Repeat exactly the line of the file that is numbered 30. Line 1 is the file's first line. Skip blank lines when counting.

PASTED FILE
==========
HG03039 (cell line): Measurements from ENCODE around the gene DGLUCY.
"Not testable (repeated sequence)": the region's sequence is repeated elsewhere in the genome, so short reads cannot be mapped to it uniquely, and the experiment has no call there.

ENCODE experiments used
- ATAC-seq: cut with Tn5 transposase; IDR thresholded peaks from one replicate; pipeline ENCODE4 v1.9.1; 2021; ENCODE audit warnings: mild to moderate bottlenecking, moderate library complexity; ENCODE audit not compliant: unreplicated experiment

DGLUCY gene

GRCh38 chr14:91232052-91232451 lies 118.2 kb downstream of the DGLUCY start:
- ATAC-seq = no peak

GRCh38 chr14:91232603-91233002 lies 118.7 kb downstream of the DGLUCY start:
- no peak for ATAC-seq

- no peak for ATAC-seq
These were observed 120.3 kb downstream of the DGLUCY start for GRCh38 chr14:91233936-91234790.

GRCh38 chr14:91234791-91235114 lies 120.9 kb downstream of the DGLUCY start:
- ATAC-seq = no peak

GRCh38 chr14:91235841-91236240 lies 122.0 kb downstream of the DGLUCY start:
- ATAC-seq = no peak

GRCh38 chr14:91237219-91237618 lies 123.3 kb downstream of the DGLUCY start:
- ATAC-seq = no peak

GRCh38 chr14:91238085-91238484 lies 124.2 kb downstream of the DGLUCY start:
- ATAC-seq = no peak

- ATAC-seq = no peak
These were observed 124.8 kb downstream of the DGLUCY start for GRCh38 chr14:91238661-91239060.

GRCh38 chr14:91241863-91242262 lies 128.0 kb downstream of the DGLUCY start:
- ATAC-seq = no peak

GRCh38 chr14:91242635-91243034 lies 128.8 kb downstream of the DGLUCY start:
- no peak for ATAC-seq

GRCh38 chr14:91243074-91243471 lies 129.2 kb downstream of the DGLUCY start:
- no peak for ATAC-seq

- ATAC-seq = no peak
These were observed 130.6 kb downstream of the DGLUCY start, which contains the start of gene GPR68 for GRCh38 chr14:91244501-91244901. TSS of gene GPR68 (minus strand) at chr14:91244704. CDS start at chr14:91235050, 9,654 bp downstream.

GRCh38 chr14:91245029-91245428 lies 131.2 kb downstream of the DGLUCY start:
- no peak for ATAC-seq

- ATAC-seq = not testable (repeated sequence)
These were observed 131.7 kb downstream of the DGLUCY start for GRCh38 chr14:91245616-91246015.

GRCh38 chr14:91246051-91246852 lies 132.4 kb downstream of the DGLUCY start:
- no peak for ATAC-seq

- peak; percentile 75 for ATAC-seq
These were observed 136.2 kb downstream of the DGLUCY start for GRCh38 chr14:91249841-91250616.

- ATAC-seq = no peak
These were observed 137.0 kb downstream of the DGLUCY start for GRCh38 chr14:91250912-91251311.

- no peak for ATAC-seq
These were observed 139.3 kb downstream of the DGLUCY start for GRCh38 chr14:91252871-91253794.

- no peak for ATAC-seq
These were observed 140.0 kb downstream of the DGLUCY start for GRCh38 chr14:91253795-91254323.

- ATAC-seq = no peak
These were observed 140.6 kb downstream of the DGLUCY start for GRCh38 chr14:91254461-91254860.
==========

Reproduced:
GRCh38 chr14:91245029-91245428 lies 131.2 kb downstream of the DGLUCY start: